By Lesley Wroughton
LONDON (Reuters) - Iran's top leader voiced mistrust on Saturday of U.S. efforts to reach a nuclear deal, even as Washington and its allies spoke of real progress and urged Tehran to take "difficult decisions".
With just 10 days remaining until an end-of-March deadline for a framework agreement, Iran's Supreme Leader Ayatollah Ali Khamenei denounced U.S. "bullying" in the negotiations and repeated Tehran's denial that it was seeking to develop a nuclear weapon.
After week-long talks with Iran in Switzerland, U.S. Secretary of State John Kerry flew to London to confer with his counterparts from Britain, France and Germany on prospects for resolving the dispute, which goes back more than a decade and has threatened at times to unleash a new war in the Middle East.
In a joint statement, the foreign ministers said they agreed that "substantial progress" had been made with Iran in key areas, but some important issues remained outstanding.
"Now is the time for Iran, in particular, to take difficult decisions," they said.
British Foreign Secretary Philip Hammond told reporters the Western ministers were all in agreement that "we will not do a bad deal that does not meet our red lines".
Together with China and Russia, the four countries are trying to reach a deal with Tehran that would restrict the most sensitive aspects of Iran's atomic program in return for an easing of international sanctions.
U.S. ally Israel views Iran's nuclear activities as an existential threat, despite Tehran's strenuous denials that it wants to acquire nuclear weapons.
U.S. President Barack Obama said in an interview with the Huffington Post that Iran had not yet made the necessary concessions for a deal to get completed.
"What is going to have an effect on whether we get a deal done is, number one: is Iran prepared to show, to prove to the world, that it is not developing a nuclear weapon, and can we verify that in an intrusive, consistent way?" Obama said.
"And frankly, they have not yet made the kind of concessions that are I think going to be needed for a final deal to get done. But they have moved, and so there's the possibility," Obama added in the interview conducted on Friday and published on Saturday.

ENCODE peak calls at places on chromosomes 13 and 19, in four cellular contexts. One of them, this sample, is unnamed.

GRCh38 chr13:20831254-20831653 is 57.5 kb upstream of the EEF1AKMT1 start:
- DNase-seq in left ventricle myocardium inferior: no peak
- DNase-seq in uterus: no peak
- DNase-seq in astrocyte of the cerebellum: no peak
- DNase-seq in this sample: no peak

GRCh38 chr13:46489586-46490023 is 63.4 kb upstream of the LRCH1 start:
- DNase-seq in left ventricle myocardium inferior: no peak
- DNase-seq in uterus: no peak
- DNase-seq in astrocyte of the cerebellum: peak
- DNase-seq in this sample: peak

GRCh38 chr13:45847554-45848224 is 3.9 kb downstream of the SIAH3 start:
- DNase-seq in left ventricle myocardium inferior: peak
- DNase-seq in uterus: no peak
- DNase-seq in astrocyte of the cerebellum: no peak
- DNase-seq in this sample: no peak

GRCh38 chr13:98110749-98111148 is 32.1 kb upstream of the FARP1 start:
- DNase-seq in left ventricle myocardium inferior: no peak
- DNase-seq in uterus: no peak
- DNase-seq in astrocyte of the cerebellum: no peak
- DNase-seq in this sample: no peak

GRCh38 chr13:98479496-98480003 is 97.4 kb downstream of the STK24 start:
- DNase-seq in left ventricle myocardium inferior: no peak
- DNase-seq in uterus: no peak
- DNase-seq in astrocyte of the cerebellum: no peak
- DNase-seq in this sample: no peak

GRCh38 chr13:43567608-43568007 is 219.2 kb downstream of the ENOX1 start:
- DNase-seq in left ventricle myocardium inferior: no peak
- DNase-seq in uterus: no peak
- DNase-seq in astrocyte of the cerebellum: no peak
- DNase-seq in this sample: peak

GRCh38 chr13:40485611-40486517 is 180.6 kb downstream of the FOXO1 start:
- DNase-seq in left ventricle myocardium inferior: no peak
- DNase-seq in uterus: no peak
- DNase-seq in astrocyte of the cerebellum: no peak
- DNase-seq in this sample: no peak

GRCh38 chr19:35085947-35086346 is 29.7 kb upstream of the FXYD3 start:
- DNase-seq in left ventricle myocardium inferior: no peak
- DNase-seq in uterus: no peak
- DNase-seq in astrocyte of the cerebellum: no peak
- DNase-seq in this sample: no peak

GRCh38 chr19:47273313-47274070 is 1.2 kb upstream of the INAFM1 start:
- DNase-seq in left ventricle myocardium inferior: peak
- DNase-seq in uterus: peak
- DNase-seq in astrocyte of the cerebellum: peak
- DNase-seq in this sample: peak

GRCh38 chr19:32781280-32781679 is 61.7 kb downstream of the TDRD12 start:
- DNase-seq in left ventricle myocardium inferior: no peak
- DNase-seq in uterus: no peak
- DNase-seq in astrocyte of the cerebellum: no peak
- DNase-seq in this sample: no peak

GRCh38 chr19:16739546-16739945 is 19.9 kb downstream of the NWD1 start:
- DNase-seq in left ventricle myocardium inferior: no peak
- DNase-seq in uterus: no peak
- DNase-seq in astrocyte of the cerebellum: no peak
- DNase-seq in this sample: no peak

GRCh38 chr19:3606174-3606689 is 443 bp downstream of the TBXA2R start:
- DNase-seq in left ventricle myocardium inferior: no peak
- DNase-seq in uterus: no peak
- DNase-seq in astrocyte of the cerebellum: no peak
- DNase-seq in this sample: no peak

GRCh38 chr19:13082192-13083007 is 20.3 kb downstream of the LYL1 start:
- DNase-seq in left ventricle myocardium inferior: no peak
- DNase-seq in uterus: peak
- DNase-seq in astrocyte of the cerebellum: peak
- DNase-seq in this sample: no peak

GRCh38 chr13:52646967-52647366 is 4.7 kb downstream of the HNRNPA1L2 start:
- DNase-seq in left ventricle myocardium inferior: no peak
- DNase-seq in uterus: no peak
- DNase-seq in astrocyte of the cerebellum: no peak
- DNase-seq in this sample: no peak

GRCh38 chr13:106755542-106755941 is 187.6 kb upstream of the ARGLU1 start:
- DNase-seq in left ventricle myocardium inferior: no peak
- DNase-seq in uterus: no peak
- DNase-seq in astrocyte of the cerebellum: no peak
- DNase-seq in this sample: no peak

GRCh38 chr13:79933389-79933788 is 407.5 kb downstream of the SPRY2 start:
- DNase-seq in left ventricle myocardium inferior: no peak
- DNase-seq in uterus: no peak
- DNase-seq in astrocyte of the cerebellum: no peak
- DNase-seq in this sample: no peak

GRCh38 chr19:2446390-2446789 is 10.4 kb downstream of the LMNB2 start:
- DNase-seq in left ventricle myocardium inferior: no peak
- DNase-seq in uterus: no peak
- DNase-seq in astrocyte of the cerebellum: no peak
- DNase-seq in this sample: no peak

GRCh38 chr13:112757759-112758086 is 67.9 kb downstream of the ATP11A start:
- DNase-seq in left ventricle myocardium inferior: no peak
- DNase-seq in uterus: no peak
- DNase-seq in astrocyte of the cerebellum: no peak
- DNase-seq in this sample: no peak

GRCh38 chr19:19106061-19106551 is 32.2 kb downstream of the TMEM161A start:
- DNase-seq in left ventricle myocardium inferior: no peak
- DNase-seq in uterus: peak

After 2-1/2 hours of talks in London, the Western ministers said in their joint statement: "Any solution must be comprehensive, durable and verifiable. None of our countries can subscribe to a deal that does not meet these terms."
The stress on unity seemed designed to counter the impression of a split between Washington and Paris.
U.S. officials have privately bristled at France’s outspoken criticism of the negotiating process and its demands for more stringent restrictions on the Iranians. Officials have expressed concerns that the French might block a deal at the United Nations.
France's envoy to Washington, Gerard Araud, has been especially vocal, tweeting that setting a March 31 deadline for a framework deal was "a bad tactic" and "counterproductive". The target date for a full agreement is June 30.
The full six-power group is due to resume negotiations with Iran next week in Lausanne, Switzerland.
The West suspects Iran of seeking the ability to produce atomic weapons and the United Nations has imposed stringent economic sanctions on Tehran. Iran says its program is intended only for peaceful purposes, such as medical technology and nuclear energy, and wants the swift lifting of sanctions.
Iran's Khamenei, who has the last word on all matters of state, reiterated in a speech that Tehran would not be pressured into giving in to Western demands.
"What the Iranian people don't want is imposition and bullying from America," he said, at one point repeating the phrase "Death to America" after it was shouted from the crowd.
He accused Washington of seeking to foment instability in the Middle East.
"They raise the issue of an atomic bomb. They know themselves that we are not pursuing nuclear weapons. But they just use that as an excuse to pressure the Iranian people."
He criticized "arrogant" Western countries for what he said was their role in bringing about a halving of world oil prices that has squeezed Iran's economy.
"They insist on putting pressure on our dear people’s economy. What’s their goal? Their goal is to put the people against the system," he said.
Iranian President Hassan Rouhani had struck a more positive note earlier, saying there was "nothing that cannot be resolved".
(With additional reporting by Babak Dehghanpisheh in Beirut and Sam Wilkins in Dubai; editing by Mark Trevelyan and Kevin Liffey)